Sea-going careers for those with oomph

The bridge team aboard the gas carrier Al Marrouna as the vessel prepares to leave port. Picture: Teekay

The bridge team aboard the gas carrier Al Marrouna as the vessel prepares to leave port. Picture: Teekay

Published Jun 14, 2023


Cape Town - The shocking Russian invasion that has bombed, shelled, rocketed and flooded Ukrainians from their homes has affected shipping, dislocating grain shipments to Third World countries, dependent on Russian and Ukrainian grain for animal and human consumption.

Although Russia relented on its earlier refusal to allow grain-laden bulkers through the Black Sea, what will the invaders do next to stymie Ukrainian exports?

As some merchant ships have been damaged in the Black Sea during the conflict, war-risk insurance cover for vessels in the area will affect shipping costs.

When unknown hands sabotaged the Nordstream Pipeline through the Baltic Sea to Germany, interrupting Russian gas supplies to western Europe that also had been affected by embargoes, demand for gas imports from elsewhere increased, commensurately increasing the demand for large gas carriers to move gas to western European ports.

The foredeck of the large gas carrier Torben Spirit in Korea. Picture: Brian Ingpen

Relatively few seafarers have the mandatory special qualifications for serving aboard gas carriers. The shortage of properly qualified gas tanker crewmembers was raised by leaders in the gas sector long before the Russians invaded Ukraine.

“Shipowners,” declared one about eight years ago, highlighting the levels of sophisticated equipment and machinery aboard the specialised ships, “will be hard pressed to find the right crews for these vessels, with complex electronic systems, and some propelled by steam turbines driven by steam from boilers fed by boil-off gas, technology with which few are conversant”.

It follows that the demand for gas-tanker-qualified seafarers would have increased significantly in recent months.

Besides shortages in the specialised fleets, seafarers are in demand across the board, a situation that in part is prompted by the Russian devastation of Ukraine. Both countries were suppliers of seafarers to the international fleet but as thousands of people were being recruited into the armed forces of the belligerent countries, seafarers returned home to take up arms. Thousands of gaps opened for others on ships usually crewed by Russians or Ukrainians.

Drewry, the independent maritime research consultancy, published figures that present a daunting picture for shipping companies trying to recruit ships’ officers, predicting a 9% shortage, up from 5% percent last year. As a result – and to the advantage of South African seafarers, including cadets – recruiting agencies are casting a wider net for crews. Shunned for several years by Maersk, South African officers and cadets are being lined up to serve in the blue-hulled ships. Other companies are following suit.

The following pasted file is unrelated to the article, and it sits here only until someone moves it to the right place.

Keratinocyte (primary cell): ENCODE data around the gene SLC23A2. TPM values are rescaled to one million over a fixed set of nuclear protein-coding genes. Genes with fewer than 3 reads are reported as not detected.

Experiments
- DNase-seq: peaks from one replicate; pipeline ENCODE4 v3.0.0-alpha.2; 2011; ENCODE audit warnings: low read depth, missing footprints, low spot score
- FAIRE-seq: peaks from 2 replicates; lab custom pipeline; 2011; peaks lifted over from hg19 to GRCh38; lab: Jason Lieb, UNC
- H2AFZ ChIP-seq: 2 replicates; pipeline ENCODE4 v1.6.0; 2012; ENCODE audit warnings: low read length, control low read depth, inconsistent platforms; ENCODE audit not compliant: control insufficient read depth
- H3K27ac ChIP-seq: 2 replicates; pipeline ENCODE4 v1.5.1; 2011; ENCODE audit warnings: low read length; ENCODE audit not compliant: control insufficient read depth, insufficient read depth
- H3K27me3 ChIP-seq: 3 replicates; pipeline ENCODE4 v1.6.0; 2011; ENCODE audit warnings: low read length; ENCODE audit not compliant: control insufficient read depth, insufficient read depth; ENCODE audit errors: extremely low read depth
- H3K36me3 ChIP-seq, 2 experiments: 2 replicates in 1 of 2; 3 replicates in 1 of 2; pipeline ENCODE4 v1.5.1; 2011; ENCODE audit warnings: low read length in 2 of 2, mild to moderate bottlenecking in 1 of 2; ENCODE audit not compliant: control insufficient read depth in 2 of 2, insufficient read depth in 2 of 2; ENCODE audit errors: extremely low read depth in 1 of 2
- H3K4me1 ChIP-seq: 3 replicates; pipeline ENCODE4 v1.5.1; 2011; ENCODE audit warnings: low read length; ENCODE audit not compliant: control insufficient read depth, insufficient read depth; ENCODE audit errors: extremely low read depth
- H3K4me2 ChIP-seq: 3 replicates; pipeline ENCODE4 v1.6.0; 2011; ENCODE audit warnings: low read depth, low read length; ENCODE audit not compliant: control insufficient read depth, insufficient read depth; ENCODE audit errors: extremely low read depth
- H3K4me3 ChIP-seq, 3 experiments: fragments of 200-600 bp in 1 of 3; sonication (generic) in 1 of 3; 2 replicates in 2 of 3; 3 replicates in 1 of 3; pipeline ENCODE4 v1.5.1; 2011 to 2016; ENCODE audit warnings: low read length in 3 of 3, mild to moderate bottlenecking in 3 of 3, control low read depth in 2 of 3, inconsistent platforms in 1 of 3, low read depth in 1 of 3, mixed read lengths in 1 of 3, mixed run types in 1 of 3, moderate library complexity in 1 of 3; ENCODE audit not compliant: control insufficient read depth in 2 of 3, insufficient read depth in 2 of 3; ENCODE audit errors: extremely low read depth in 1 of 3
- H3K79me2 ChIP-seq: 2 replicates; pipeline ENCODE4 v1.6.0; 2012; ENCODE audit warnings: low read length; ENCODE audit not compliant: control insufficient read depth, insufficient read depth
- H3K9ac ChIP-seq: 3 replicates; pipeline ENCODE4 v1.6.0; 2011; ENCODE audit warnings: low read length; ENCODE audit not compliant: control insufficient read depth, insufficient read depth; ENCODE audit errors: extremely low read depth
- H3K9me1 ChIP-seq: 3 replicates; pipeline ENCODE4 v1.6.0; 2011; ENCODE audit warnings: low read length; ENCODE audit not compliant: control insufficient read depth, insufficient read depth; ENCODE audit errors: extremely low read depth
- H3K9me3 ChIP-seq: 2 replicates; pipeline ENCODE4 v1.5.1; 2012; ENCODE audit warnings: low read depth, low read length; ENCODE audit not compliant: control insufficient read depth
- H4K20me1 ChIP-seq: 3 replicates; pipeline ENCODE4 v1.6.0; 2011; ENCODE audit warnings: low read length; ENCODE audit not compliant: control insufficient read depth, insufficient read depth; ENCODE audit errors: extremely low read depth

A growing number of South Africans are finding careers – or even gap-year employment – in the superyacht sector that presents an attractive, glitzy lifestyle. Some don’t last long as the pressure of long hours, hard work that is often demeaning, and, on some yachts, demanding passengers take their toll and the once-eager youngsters turn to other pursuits. Others find the sector to their liking, beginning an interesting career that entails mandatory seatime and studying for navigational or engineering qualifications.

The 295m Torben Spirit in Korea in 2017. Her carrying capacity is 173 400 cubic metres of liquid gas, She has since been renamed Seapeak Vancouver. Picture: Brian Ingpen Collection

The quest to keep vessels fully manned costs owners in several ways. As the demand for seafarers increases, salaries rise accordingly, and a further factor attracting young South Africans to a seafaring career is the favourable exchange rate. “I am getting a daily increase!” a local ship’s officer joked as the rand plummeted in value against the dollar.

Had vessels like Thesen’s 30m coaster Swazi Coast been around, her single toilet would have attracted the rage of trade unionists and the health and safety brigade. Responding to nature’s call, a crew member would stride the length of the foredeck to the toilet in the fo’c’sle. On the return passage to Cape Town from Port Nolloth, the coaster often steamed into a head sea generated by the south-easter, and few strode purposefully to the fo’c’sle, preferring to seek relief over the ship’s stern! Officers’ cabins aboard the coaster were tiny with a bunk atop drawers.

For seafaring to be attractive, facilities for crews have been expanded and vastly improved. Most crewmembers have their own en suite cabins. While all communication used to be directed through the master of the ship, change has swept through marine personnel practices. Most ships provide direct internet accessibility for all crewmembers, and, on some ships, every cabin has a satellite phone to enable crewmembers to contact their families directly.

Space in the shiprepair sector awaits trained and qualified artisans, and a glance over the harbour in the past few days confirms opportunities in the field. At L Berth, the 63 616-deadweight bulker Arabella is undergoing repairs; at Repair Quay is another bulker, the 18-year-old Fratzis Star (53 533 dwt) inward from West Africa, is also refitting. Undergoing repairs at G-H Berths is the 7 747-teu containership MSC Rachele that arrived from Pointe Noire ten days ago.

In addition, smaller vessels at the Repair Quay provide constant work for local engineering companies, sometimes stretched to find skilled and experienced artisans for repair projects.

Hard-working, enthusiastic folks with oomph can always find employment in the maritime industry.

Ingpen is a freelance journalist and author of 10 maritime books.

Cape Times